I often hear genealogists make states similar to this: “I don’t trust digital media for long-term storage so I am going to use paper and ink to make sure my data lasts for a long, long time.”
Indeed, there is a lot of truth to that sentiment. I can point out a few problems, such as storing audio or video recordings, but the idea of storing information on paper certainly has a lot of appeal to genealogists, historians, and others who are concerned with long-term preservation. Paper documents are simple, easy to produce, and last a long time. Or do they?
I was pleasantly surprised today to receive an email message from Dropbox announcing a major price DECREASE. I am a Dropbox Pro subscriber and have been paying $9.99 per month to store up to 100 gigabytes of data. Now, for that same price, any Dropbox Pro subscriber can store one terabyte. That’s ten times the storage at no increase in price. I am surprised.
The Franklin Parish Library welcomed patrons to the library’s new Genealogy/Local History Room on Thursday, Aug. 21, when ribbon cutting ceremonies and an open house event were held. The library recently acquired what is known as the Landis building on Prairie Street. The site for the new center is located adjacent to the library’s main building and was purchased from Betty M. McLemore, whose grandfather H.B. Landis ran a mercantile store from the site and served as mayor of the Town of Winnsboro.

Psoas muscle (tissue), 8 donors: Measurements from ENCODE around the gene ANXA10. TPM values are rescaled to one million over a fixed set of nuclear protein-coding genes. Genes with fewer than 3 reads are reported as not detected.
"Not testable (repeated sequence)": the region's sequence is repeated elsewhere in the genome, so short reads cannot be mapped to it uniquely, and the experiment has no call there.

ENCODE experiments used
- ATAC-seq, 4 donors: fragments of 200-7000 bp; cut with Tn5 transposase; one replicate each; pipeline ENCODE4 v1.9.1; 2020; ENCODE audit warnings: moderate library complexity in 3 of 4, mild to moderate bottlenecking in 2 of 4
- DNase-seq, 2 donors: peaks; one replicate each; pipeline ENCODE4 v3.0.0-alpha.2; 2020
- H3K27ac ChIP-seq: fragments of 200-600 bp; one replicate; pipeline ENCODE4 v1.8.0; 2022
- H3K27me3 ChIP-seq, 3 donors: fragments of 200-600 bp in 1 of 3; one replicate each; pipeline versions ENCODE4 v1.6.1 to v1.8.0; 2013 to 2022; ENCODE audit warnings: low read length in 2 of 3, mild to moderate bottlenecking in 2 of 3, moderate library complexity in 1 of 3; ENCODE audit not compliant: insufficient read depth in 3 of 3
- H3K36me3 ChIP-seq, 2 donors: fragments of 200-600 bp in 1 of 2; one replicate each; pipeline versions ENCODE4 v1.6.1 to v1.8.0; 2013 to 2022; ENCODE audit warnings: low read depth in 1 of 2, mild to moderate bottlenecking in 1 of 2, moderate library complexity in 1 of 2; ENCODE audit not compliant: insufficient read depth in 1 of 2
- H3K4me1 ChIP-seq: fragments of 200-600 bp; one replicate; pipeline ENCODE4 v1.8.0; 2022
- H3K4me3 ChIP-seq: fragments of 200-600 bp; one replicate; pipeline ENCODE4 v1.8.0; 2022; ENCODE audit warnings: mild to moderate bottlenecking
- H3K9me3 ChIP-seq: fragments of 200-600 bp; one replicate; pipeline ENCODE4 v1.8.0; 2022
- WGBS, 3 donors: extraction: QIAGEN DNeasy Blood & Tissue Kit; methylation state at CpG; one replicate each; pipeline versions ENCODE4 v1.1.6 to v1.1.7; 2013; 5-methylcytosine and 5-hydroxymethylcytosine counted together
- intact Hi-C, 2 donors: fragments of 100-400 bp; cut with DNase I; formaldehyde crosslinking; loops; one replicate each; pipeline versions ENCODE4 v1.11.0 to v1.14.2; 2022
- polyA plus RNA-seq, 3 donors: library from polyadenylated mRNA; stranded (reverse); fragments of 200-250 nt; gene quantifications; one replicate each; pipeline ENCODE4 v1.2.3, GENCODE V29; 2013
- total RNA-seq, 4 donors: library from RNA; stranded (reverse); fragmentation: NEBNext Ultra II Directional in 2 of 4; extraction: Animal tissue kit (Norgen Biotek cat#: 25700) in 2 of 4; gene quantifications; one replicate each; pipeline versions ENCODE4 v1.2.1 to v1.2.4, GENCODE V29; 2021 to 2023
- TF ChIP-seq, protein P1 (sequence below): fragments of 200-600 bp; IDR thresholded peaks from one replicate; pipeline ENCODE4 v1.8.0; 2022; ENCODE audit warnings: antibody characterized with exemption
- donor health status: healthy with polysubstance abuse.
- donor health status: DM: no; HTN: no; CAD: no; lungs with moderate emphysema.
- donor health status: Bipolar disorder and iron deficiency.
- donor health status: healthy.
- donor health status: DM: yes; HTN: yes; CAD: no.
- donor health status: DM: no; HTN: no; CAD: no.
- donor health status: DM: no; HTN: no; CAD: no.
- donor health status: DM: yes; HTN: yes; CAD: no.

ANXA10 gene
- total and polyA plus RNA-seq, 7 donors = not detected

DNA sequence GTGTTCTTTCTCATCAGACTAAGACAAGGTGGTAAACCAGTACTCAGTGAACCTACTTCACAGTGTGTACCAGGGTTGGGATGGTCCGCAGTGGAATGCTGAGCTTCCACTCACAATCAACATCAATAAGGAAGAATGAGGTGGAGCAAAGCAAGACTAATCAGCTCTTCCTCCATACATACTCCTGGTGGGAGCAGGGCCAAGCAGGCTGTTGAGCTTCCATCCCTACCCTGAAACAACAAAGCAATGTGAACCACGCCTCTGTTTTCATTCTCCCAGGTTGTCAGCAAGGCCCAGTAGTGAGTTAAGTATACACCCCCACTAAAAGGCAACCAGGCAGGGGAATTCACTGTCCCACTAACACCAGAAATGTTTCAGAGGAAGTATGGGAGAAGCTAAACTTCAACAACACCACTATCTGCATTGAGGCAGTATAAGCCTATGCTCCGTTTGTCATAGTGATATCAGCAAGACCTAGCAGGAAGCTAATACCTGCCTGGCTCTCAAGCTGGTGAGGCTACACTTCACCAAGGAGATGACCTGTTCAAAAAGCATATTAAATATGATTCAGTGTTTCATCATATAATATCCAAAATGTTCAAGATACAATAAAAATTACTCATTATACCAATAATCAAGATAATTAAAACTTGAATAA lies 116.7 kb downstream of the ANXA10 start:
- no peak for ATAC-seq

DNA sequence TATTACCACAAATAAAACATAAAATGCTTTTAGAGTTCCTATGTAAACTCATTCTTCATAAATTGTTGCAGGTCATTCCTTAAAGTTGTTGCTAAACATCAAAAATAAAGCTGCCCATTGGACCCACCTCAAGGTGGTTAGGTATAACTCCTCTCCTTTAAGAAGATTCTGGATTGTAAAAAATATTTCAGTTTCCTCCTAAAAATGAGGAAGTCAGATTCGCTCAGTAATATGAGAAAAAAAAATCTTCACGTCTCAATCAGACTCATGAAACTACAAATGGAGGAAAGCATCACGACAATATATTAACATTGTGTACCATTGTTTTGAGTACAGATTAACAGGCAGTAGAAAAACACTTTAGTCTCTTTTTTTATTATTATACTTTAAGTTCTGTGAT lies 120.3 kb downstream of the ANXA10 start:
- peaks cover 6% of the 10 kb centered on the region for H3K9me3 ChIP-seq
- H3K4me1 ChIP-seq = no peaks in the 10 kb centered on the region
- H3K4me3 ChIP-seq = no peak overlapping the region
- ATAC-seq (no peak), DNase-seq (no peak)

You can read more in an article by Marcy Thompson in The Franklin Sun at http://goo.gl/jW2SHV.
A bit more than two weeks ago, I wrote about a new service entitled, Create Your Own Who Do You Think You Are? Story with FindMyPast.co.uk.” Note the letters “.co.uk” on the end of the address. Near the end of the article, I wrote, “The historical information added by FindMyPast seems to feature mostly U.K. events. That isn’t surprising as the service is being offered on FindMyPast’s U.K. web site at FindMyPast.co.uk. If this new beta test becomes successful, I might guess it will later be offered in versions for the U.S. as well as for other countries.”
It looks like my guess was correct. The service is now available with U.S. historical events included in the timelines. For an example of a family story using U.S. history and timelines, look at Josh Taylor’s family story at http://goo.gl/jUze3o.
The following announcement was written by the Federation of Genealogical Societies:
Connect.Explore.Refresh — A Conference for the Nation’s Genealogists
August 27, 2014 – Austin, TX. The Federation of Genealogical Societies (FGS) opened registration today for their 2015 conference scheduled for February 11–14 in Salt Lake City, Utah. This highly anticipated genealogy event puts the FGS and RootsTech conferences under one roof at the Salt Palace Convention Center (SPCC).